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Scientology business said to owe $6,500 in taxes

Title: Scientology business said to owe $6,500 in taxes
Date: Friday, 4 May 1984
Publisher: St. Petersburg Times (Florida)
Author: Peggy Rogers
Main source: link (83 KiB)

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CLEARWATER — The Internal Revenue Service (IRS) says a Scientology business that counseled other companies on adopting Scientology principles owes $6,500 in back taxes.

The IRS last month filed a lien for that amount against the company, World Institute of Scientology Enterprises, also known as WISE. The company offices were at 34 N Fort Harrison Ave. until they moved to Los Angeles last summer.

The state Department of Labor and Employment Security filed a lien against WISE in February, but for just $65.

Both liens seek taxes that companies pay to benefit employees, said officials with the state and federal agencies. The federal government seeks money that should have been withheld for income taxes and social security. The state seeks unemployment compensation taxes.

THE STATE lien, on money due since March 1983, becomes a legal claim on any property the group owns. The IRS lien, which involves taxes from the period ending December 1981, enables authorities to seize property, levy bank accounts or possibly penalize corporate officers. None of that has yet been done, said an IRS spokesman in Jacksonville.

A WISE director in Los Angeles said he has received the lien notices but said he did not understand what they were for. "We received some data from several different agencies in Florida dealing with the corporation," said director Bob Held.

"We have our legal department working on it," he said.

WISE offers a variety of services based on the principles of Scientology and the related Dianetics philosophy, but it operates independently of the Church of Scientology, said Held and a local church spokesman.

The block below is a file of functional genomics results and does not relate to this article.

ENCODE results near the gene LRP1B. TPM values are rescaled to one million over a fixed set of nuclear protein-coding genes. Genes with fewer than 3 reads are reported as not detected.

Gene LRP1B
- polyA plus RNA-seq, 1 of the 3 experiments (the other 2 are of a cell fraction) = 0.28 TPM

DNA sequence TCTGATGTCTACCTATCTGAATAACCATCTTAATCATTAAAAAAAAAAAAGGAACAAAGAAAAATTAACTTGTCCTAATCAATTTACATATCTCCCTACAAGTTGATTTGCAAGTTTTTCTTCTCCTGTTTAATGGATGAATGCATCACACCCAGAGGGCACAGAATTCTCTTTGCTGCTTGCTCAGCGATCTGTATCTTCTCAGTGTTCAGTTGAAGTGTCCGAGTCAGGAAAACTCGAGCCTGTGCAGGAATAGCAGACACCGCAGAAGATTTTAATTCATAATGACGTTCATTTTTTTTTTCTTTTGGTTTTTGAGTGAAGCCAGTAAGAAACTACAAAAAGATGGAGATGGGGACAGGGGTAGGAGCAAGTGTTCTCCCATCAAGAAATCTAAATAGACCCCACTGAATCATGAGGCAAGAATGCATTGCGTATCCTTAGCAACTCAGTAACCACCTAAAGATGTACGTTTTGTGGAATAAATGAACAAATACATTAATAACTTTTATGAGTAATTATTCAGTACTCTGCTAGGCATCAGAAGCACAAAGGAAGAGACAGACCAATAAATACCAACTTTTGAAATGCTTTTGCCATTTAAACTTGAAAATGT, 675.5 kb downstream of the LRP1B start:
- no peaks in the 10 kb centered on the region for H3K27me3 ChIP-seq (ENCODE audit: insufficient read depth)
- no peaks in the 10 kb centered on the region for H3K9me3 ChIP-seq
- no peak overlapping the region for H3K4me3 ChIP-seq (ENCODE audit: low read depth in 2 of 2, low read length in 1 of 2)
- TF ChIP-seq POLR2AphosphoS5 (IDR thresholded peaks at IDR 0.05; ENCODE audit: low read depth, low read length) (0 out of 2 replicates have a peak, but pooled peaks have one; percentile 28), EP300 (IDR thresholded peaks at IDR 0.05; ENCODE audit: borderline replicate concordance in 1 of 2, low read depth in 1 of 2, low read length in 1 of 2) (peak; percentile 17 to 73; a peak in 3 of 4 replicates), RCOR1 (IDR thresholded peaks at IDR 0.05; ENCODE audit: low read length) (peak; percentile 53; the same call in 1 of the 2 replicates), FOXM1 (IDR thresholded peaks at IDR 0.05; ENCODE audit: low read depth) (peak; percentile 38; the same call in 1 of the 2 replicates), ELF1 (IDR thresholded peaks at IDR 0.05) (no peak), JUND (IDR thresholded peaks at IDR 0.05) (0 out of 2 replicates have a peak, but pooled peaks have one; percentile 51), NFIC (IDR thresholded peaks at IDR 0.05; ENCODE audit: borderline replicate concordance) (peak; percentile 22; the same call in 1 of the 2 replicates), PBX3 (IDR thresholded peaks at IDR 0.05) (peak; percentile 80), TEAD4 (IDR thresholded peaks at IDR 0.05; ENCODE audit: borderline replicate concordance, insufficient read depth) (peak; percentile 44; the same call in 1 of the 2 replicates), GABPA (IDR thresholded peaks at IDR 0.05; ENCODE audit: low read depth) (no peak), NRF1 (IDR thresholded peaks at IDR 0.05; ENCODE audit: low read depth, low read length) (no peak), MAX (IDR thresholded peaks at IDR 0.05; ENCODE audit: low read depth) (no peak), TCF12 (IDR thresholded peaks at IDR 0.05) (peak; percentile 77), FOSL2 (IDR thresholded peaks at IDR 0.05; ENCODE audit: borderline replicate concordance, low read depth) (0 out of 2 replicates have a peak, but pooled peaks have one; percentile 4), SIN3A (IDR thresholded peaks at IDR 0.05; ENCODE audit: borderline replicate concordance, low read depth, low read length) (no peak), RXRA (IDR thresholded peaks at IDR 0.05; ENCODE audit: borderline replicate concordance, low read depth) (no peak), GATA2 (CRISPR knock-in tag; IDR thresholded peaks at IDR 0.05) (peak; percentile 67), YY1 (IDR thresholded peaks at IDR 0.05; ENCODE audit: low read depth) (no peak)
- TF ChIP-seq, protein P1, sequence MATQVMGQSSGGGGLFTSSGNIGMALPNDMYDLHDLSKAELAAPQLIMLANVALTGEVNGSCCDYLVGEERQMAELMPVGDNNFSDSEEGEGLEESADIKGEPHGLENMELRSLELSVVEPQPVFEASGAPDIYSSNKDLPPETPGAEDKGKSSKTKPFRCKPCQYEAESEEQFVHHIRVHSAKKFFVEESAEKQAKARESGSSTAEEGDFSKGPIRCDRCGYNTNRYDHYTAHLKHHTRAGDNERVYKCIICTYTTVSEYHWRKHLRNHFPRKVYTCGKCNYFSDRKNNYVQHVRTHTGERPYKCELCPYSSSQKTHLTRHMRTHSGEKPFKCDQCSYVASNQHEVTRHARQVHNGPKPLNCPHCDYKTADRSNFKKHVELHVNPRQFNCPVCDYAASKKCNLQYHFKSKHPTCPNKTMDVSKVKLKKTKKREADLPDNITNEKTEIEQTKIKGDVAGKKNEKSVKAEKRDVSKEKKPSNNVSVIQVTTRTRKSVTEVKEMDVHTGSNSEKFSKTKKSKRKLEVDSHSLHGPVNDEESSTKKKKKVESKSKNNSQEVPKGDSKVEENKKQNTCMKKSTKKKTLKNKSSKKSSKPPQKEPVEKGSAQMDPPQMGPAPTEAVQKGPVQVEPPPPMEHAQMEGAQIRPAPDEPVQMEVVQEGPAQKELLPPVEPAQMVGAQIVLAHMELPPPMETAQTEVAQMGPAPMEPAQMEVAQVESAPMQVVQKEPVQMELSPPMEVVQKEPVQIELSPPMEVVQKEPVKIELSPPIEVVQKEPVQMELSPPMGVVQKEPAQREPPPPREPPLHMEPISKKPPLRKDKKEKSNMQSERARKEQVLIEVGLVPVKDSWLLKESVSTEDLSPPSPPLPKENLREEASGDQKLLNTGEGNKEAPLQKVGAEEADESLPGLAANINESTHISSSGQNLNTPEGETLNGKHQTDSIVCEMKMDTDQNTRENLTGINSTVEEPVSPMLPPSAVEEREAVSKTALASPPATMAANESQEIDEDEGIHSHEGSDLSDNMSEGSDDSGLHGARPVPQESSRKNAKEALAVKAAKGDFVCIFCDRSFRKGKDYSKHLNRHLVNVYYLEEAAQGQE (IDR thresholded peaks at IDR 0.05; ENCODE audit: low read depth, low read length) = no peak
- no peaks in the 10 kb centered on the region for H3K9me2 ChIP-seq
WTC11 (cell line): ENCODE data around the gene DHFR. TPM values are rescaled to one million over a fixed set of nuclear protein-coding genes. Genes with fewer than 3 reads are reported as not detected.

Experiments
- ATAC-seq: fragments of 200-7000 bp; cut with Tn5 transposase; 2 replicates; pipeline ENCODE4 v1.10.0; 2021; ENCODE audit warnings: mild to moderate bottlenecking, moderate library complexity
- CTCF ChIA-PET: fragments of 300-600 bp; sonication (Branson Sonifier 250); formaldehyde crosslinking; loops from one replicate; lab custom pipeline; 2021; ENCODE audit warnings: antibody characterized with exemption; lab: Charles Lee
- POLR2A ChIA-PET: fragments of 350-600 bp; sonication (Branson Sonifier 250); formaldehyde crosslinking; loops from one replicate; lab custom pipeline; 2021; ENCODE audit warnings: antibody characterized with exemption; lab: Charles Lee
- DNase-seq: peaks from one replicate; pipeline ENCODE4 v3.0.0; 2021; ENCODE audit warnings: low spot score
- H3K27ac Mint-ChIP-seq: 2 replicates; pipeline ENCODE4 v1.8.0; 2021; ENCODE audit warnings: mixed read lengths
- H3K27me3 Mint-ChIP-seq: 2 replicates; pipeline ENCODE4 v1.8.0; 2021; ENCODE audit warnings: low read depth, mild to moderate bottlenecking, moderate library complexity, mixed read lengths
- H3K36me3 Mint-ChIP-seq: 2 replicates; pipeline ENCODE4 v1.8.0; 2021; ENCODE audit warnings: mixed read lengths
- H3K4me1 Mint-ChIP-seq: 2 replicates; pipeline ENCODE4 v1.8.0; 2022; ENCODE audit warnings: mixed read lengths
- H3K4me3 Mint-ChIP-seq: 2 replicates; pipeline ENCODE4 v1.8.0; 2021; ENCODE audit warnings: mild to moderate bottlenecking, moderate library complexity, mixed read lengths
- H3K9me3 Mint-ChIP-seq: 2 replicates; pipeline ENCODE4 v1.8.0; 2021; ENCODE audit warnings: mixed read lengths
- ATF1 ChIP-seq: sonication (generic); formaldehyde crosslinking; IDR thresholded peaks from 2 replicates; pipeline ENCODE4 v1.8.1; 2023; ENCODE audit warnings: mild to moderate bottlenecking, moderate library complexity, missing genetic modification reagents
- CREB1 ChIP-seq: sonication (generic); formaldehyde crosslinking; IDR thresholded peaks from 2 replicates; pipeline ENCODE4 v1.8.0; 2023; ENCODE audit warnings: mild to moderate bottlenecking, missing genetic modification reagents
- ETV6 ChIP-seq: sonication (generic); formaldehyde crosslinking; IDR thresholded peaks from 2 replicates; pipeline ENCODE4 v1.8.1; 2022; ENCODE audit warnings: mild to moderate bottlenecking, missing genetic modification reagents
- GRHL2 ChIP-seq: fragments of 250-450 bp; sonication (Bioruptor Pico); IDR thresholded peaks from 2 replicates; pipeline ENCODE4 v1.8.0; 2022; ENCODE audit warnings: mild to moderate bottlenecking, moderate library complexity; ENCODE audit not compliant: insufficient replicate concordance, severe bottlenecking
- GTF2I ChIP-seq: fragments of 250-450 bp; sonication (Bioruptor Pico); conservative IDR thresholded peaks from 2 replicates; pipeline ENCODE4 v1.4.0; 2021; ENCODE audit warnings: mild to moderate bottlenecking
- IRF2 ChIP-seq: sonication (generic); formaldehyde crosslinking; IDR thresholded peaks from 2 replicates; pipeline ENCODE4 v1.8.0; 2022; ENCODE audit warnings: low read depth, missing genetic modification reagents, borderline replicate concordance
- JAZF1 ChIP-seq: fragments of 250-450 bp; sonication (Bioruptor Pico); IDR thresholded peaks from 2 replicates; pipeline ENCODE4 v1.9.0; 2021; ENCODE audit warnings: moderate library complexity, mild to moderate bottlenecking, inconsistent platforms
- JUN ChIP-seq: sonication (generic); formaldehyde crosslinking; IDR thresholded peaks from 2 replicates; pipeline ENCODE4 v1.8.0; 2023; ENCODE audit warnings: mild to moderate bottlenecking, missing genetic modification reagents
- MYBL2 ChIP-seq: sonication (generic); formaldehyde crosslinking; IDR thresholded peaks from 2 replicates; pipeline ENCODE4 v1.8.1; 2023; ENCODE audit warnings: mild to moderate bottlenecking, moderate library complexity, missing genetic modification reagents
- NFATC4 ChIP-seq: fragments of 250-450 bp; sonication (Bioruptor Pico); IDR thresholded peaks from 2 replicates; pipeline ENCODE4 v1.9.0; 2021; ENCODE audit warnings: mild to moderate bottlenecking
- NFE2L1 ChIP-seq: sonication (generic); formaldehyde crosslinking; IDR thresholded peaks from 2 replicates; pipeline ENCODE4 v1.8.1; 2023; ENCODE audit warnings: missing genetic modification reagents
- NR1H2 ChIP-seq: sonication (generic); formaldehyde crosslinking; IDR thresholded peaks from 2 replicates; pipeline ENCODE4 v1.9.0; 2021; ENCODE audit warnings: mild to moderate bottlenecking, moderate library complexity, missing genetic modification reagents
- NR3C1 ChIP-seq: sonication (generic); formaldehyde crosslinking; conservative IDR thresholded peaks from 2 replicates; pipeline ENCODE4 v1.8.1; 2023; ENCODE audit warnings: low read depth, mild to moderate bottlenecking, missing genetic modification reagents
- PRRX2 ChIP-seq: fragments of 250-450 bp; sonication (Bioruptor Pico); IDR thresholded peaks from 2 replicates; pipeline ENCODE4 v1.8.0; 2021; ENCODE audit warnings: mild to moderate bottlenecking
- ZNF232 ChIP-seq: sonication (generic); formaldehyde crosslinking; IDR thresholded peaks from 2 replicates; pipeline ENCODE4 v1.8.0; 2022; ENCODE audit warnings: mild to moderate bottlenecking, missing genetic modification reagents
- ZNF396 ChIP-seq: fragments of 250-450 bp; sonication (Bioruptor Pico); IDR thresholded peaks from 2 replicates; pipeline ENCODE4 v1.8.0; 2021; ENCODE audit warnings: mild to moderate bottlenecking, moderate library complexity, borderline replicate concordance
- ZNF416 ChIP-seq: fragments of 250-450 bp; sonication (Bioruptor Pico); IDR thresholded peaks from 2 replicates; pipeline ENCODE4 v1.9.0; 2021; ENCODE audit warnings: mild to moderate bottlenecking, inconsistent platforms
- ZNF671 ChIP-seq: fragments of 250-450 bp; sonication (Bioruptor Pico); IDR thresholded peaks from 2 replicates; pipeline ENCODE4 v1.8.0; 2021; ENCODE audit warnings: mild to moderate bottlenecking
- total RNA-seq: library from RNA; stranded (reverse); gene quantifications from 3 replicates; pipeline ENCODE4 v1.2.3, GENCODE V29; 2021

SOME OF WISE's corporate officers, in state corporate records, listed their address as 210 S Fort Harrison Ave., which is the former Fort Harrison Hotel, now the church's Clearwater headquarters.

Business people who practice Scientology can join WISE as associates for $120 a year. The company also advises other businesses on improving operations with the use of Scientology practices, he said.

And WISE charges individuals and firms that want to use Scientology trademarks for commercial purposes, said Held.

WISE is "not very sophisticated. It's quite simple and straightforward," said Held.

The World Institute of Scientology Enterprises first applied for an occupational license in Clearwater in 1979, city records show. Held said the national organization was formed here. It moved to California, he said, because "there's just a lot more going on in L.A."

NO ONE from the Clearwater group is left to discuss what taxes might be owed, Held said. He declined to specifically discuss Clearwater operations and suggested a reporter "come up here (to Los Angeles) when you gets chance and take a few courses."

WISE rented space in downtown Clearwater from property owner Ottavio Paone. Paone said several people worked in the office, which seemed to do a lot of international business and labeled itself an "international business advisor."